WALB News Ten's Tayleigh Davis shows us how people in one neighborhood are trying to keep their community safe.
Larry Butler watched thieves break into his sister's home in broad day light last week.
"I hope they can find something else to do besides breaking into people's houses. That's dangerous," said Butler.
Albany Police Officer Leonard Bell spoke at the West District's neighborhood watch meeting Thursday. He says the groups continue to help cut down on crimes neighbors have experienced.
There's still a lot of work to be done. A family that just moved in says someone already stole two of their kids' bikes sitting our here near the alley.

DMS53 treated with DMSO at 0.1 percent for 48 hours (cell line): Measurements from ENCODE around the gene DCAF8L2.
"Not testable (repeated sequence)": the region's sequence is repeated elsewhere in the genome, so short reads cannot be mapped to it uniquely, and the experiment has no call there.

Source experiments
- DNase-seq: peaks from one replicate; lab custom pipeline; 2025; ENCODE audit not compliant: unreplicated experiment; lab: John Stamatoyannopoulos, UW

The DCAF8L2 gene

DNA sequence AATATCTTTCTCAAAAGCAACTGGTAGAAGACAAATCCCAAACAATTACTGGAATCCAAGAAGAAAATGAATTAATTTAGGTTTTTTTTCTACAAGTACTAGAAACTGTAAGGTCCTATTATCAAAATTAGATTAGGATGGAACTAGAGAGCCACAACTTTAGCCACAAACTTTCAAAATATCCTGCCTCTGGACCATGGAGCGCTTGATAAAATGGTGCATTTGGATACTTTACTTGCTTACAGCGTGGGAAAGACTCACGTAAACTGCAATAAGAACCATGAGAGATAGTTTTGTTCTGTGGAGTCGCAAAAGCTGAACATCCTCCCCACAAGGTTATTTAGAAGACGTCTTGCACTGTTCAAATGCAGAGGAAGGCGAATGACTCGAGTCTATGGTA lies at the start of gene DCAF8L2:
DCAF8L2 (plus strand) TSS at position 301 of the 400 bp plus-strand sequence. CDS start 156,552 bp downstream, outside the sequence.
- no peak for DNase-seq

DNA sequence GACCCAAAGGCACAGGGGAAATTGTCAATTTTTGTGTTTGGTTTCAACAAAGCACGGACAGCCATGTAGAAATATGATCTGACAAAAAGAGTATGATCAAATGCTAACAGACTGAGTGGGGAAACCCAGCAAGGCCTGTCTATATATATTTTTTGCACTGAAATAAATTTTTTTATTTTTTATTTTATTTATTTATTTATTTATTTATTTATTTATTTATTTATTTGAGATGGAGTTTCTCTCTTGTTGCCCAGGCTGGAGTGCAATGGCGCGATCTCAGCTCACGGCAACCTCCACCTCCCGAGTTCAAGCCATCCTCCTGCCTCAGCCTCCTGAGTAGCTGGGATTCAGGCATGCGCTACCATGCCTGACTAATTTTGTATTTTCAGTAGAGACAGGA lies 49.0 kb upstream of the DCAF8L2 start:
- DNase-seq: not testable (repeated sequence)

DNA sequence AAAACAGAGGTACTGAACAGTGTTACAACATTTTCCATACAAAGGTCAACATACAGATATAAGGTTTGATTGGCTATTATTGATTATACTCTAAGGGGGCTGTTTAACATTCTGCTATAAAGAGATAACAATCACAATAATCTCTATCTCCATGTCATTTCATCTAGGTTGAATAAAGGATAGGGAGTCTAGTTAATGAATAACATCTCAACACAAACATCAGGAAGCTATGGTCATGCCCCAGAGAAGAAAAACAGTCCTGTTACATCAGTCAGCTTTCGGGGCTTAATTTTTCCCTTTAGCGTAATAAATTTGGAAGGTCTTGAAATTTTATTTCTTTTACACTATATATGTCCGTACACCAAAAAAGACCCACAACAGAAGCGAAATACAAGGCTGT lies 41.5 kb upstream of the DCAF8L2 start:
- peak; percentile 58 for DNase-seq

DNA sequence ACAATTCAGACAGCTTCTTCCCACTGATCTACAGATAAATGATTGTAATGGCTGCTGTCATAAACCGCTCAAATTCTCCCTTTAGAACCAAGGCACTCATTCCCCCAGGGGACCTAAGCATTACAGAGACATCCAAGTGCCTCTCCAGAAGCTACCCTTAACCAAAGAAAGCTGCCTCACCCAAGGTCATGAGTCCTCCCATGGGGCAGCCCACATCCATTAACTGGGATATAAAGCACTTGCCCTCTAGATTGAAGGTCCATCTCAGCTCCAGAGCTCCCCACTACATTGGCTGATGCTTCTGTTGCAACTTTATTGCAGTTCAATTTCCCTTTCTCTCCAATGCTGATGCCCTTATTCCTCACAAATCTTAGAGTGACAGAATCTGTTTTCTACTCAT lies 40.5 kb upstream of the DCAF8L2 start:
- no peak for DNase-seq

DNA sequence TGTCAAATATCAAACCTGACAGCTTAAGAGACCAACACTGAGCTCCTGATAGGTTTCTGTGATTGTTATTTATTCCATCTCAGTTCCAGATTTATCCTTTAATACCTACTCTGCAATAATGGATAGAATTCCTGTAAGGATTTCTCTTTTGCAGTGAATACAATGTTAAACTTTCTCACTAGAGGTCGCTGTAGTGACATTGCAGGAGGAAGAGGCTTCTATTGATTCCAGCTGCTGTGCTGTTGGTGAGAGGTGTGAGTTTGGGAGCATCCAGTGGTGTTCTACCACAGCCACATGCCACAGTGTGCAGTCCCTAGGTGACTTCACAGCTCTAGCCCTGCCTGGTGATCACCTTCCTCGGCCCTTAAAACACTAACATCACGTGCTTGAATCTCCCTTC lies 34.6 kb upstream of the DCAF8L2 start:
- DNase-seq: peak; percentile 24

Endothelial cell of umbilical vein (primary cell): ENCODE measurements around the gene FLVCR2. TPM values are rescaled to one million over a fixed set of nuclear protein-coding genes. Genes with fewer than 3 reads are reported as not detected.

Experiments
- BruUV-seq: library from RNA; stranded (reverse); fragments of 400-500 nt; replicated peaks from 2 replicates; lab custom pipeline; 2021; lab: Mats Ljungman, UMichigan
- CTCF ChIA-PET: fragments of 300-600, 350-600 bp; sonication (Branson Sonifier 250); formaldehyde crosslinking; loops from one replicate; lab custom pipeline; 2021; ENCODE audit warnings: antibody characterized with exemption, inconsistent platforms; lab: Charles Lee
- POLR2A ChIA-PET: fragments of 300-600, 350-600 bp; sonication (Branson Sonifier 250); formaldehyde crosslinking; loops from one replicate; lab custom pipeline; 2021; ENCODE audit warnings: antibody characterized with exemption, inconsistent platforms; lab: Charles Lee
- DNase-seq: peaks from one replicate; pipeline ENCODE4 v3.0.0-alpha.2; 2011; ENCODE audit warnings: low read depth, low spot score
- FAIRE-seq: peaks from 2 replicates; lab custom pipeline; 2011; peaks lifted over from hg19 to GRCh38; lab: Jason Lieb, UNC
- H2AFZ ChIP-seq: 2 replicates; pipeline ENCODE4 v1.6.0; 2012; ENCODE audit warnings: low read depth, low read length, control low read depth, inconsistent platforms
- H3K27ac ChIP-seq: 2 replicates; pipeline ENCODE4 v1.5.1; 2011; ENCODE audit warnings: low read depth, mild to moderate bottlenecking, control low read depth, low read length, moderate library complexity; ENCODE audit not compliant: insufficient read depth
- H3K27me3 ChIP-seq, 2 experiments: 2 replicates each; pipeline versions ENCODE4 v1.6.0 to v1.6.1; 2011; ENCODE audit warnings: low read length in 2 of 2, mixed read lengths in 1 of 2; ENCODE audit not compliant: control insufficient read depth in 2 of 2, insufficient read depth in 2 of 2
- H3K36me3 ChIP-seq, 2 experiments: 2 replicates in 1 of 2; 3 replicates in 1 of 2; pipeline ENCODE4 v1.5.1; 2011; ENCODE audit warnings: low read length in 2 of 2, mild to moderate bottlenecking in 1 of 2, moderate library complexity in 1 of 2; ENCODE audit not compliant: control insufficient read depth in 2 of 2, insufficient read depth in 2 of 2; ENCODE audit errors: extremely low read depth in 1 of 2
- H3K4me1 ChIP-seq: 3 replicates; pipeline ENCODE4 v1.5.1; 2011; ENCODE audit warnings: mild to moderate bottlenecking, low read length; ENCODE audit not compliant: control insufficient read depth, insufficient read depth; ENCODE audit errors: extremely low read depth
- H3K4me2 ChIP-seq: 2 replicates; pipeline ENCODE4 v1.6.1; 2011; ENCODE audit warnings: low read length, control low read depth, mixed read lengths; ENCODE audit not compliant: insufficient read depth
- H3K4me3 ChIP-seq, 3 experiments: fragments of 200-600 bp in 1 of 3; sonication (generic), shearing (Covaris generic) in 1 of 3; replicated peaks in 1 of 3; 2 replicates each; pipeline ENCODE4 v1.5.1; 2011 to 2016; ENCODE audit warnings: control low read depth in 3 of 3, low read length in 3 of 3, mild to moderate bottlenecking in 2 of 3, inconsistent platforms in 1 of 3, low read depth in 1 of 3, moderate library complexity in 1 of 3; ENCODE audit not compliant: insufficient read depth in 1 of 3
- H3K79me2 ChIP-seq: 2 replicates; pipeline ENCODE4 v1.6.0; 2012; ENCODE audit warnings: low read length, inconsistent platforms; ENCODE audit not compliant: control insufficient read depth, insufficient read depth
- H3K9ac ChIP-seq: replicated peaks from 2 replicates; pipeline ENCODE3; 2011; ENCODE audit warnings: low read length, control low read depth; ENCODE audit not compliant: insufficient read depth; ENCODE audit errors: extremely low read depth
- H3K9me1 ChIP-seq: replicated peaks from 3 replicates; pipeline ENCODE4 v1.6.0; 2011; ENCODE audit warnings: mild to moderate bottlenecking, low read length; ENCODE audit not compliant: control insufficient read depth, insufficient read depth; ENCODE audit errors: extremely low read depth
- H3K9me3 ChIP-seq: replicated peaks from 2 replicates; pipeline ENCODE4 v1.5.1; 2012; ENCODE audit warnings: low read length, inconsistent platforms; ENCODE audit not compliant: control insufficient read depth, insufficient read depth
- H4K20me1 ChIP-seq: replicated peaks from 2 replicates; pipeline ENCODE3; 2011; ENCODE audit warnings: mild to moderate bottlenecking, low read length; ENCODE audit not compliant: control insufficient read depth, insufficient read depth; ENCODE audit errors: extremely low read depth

The bikes were not locked up. Unlocked homes and cars are also easy targets. Police say now they're seeing kids as young as nine turn into thieves.
"Oh my goodness. I have a nine-year-old. I can't imagine him doing some of the things these kids are dong. I would be mortified," said Juanette Martin with the West Oglethrope Neighborhood Watch.
Many times when juveniles are caught they're returned to their parents or taken to a detention center. Soon enough they're right back out on these streets.
That's why this neighborhood watch group holds nightly walks to keep an eye out for thieves out on the prowl.
Police encourage neighborhood watch members to invite new neighbors to their meetings.They say you should call them if you see suspicious activity in your neighborhood.